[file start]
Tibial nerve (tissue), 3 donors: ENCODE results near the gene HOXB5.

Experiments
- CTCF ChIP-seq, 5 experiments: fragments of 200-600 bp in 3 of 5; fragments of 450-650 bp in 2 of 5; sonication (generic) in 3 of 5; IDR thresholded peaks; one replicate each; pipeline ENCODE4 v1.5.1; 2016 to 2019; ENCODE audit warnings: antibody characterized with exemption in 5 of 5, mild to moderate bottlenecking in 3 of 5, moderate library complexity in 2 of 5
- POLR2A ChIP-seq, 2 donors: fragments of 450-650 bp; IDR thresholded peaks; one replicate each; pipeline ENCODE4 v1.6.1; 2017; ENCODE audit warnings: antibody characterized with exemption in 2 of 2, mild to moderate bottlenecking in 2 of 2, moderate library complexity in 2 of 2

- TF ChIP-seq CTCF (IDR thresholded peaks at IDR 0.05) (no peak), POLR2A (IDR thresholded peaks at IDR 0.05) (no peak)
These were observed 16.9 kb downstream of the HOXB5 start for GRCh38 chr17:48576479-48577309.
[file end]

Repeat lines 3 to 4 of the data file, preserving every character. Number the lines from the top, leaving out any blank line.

- CTCF ChIP-seq, 5 experiments: fragments of 200-600 bp in 3 of 5; fragments of 450-650 bp in 2 of 5; sonication (generic) in 3 of 5; IDR thresholded peaks; one replicate each; pipeline ENCODE4 v1.5.1; 2016 to 2019; ENCODE audit warnings: antibody characterized with exemption in 5 of 5, mild to moderate bottlenecking in 3 of 5, moderate library complexity in 2 of 5
- POLR2A ChIP-seq, 2 donors: fragments of 450-650 bp; IDR thresholded peaks; one replicate each; pipeline ENCODE4 v1.6.1; 2017; ENCODE audit warnings: antibody characterized with exemption in 2 of 2, mild to moderate bottlenecking in 2 of 2, moderate library complexity in 2 of 2